Blair Camera Company 12mo., 44 pp., illustrations from engravings. Stapled into decorative stiff wrappers, which are edge rubbed, creased at upper tip, with droplet stains on the rear wrapper. The text is lightly worn and includes an errata slip. A good copy. The Blair Camera Company, manufacturers of cameras, lenses, plate holders and related accessories was established 1878, operated in Boston from 1881 to 1899, relocated to Rochester, New York in 1899 when it was acquired by Eastman Kodak and operated as an independant company until 1908 when it became a division of Eastman Kodak. The Hawk-Eye camera, a line developed for the budding amateur maket, was first made by the Boston Camera Company and acquired by Blair Camera in 1890. This priced and illustrated catalogue includes several types of Hawk-Eye cameras available in various sizes and configuration: Wenko Hawk-Eye, Tourist Hawk-Eye, Folding Hawk-Eye, Combination Hawk-Eye, Stereo Hawk-Eye, Focusing Hawk-Eye, varios shutters and lenses, carrying cases, tripods, film cartridges, processing equipment, flash powder and printing frames.
Kimball, Charles P. 24mo. [5 7/8 x 4 1/4 inches], 139 pp., adverts affixed to pastedowns. Publisher's full pebbled cloth, titled in gilt on the upper board with the slightest of wear at the spine ends; a near fine copy. The first edition of 1850 is exceedingly rare; this third printing of 1890 includes additional pages of omitted names, with two "Donahues" added. Howes K-134.
Lyons, Nathan, editor Elephant folios [17 1/2 x 11 1/2 inches] folded, as issued, to 8 3/4 x 11 1/2 inches. Varying paginations, illustrated from b&w photographs and drawings. Many issues bear address labels for Roger Mertin, John Szarkowski, Peter Galassi, Grace Mayer, and others. A few issues are in good condition with slight toning at the edge - the majority are near fine to fine. This serial publication began publication in March, 1972 and ceased in 2018. Often, double numbered issues were published. This long and nearly unbroken run contains 64 numbers in 92 issues, which include duplicates, the number of which are shown in ( ) : Volume 1, No. 3, 4 (2), 5, 6, 7 (2), 8 (4), 9 (2), 10 [October 1972 - February 1974] Volume 2, No 1, 2, 3 (2), 4, 5 (11), 6 (2), 7 (3), 8 (2), 9, 10 [ March 1974 - April 1975] Volume 3, No 1, 3, 4, 6, 9 [May -June 1975 - March 1976] Volume 4, No. 1 & 2, 4, 5 (3), 6, 7, 8 (2), 9, 10 [May - June 1976 - April 1977] Volume 5, No. 1& 2, 3 (2), 4, 5 (2), 6 (3), 7 (2), 8 (2), 9,10 [May - June 1977 - April 1978 Volume 6, No. 1, 3, 4, 5, 6, 7 [Summer 1978 - February 1979] Volume 7, No. 1 & 2 (2) [ Summer 1979] Volume 8, No 6, 7 [January - February 1981] Volume 9, No. 1 & 2, 4, 5, 7 (2), 9, 10 (2) [ Summer 1981 - May 1982] Volume 10, No 1 & 2, 5, 8 [Summer 1982 - March 1983].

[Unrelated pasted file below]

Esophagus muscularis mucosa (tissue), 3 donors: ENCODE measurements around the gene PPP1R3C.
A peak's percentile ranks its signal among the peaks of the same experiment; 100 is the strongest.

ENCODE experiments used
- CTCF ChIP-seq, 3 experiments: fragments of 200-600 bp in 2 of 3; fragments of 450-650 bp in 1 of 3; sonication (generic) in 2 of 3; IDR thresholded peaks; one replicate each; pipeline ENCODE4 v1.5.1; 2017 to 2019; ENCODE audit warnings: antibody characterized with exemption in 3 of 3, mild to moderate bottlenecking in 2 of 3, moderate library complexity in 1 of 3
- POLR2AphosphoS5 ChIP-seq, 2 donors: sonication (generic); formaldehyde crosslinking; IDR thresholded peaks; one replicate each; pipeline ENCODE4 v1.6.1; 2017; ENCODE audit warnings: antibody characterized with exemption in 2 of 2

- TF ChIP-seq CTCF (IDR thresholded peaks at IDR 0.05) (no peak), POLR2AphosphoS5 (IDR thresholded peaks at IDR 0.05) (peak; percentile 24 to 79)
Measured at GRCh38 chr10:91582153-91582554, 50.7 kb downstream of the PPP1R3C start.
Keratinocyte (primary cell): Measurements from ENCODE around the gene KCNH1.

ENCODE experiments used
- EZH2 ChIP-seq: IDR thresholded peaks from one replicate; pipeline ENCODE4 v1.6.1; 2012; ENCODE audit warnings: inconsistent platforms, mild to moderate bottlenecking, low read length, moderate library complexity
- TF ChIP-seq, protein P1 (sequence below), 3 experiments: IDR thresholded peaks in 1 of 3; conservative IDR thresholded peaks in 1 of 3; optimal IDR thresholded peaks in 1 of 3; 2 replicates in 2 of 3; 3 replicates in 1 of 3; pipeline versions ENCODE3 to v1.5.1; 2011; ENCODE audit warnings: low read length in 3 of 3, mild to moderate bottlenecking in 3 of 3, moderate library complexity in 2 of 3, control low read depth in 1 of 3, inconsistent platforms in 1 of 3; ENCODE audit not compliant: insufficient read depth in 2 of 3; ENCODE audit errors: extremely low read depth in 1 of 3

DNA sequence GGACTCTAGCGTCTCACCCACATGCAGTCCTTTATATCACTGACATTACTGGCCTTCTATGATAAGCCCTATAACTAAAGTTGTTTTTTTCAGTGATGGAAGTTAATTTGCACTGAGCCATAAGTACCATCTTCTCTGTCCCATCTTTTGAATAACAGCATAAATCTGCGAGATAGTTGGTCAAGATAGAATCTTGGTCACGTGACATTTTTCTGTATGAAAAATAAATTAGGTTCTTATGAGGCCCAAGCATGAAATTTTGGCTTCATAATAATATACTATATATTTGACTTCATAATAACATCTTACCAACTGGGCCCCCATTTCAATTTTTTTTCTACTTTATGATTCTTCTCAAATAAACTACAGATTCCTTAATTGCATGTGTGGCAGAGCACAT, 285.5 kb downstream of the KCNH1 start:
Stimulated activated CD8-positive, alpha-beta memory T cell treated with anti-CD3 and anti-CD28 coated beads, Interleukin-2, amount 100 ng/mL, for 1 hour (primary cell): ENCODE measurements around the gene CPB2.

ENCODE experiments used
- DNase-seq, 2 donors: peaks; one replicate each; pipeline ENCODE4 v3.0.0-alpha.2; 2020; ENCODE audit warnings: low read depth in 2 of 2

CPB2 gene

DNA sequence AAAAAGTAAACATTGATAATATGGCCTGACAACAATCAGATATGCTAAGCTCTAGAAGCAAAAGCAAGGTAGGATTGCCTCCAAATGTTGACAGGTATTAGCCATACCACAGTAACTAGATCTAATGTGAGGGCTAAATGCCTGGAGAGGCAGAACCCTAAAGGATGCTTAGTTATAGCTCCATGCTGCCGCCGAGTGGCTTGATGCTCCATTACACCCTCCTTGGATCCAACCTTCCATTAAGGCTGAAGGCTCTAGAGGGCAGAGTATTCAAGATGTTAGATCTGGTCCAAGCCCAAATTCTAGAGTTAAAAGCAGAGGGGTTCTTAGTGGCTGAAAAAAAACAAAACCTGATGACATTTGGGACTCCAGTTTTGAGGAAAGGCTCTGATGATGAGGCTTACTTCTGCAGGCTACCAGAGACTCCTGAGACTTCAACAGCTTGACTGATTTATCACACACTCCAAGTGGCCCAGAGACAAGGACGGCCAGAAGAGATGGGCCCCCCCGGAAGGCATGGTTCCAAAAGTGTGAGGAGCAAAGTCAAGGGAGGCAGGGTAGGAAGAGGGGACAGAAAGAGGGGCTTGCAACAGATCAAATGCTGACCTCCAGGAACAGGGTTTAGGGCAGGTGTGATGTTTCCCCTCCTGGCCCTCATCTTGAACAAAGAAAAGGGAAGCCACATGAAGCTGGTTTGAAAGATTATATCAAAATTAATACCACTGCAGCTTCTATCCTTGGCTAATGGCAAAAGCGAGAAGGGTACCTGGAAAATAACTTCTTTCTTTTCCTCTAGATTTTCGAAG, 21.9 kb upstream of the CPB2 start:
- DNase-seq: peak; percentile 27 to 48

[Young, Edward] 32mo. [90mm x 150cm], 263 pp. Contemporary calf with five raised bands and red spine label in gilt; edge-rubbed, front and rear joints partially cracked but firm. Second and final blanks have been excised, with owner's name in ink dated 1777 on the first blank and the signature of James Buchanan (not likely President Buchanan) on the top margin of the title page. Text toned, occasional light spotting, with a few blank tips creased. A good copy. The collation of this early printing conforms with OCLC 16571645: Pages misplaced as follows: 81,86, 87, 84, 85, 82, 83, 88, 89, 94, 95, 92, 93, 90, 91, 96; signature F1,F4, F3, F2.
PRC NEWS LETTER/ IN THE LUPE. 23 Issues. Volume 19, No. 7, September 1995 – Volume 24, No. 3, May/June 2000[PHOTOGRAPHIC RESOURCE CENTER] 4to., 8 pp., b&w illustrations from photographs. Most are stapled wrappers. Very good to fine. Many bear the address label of Peter Galassi at MoMA. A broken run of 23 Issues. Volume 19, No. 7, September 1995 - Volume 24, No. 3, May/June 2000. Plus, 40 duplicate issues. News, reviews and exhibitions in the greater Boston area and New England.
Two 11 x 14 inch sheets printed recto only in full color. Moderate soil and wear. Very good. Although these images are uncredited, Margaret Bourke-White, in the course of her work as a still photographer, was the production photographer for the 1943 RKO anti-fascist film, The North Star. The film was one of several such projects undertaken by Hollywood at the behest of the government in order to clarify the state of Soviet/U.S. relations brought on by the war, and to promote a sympathetic understanding of the pllight of the common Russian peoples in the face of Nazi invasion. Samuel Goldwyn enlisted Lewis Milestone (All Quiet on the Western Front) as director; Lillian Hellman was screenwriter; Aaron Copland and Ira Gershwin were the composers of the score. The cast included Anne Baxter, Dana Andrews, Walter Huston, Farley Granger, and Erich von Stroheim.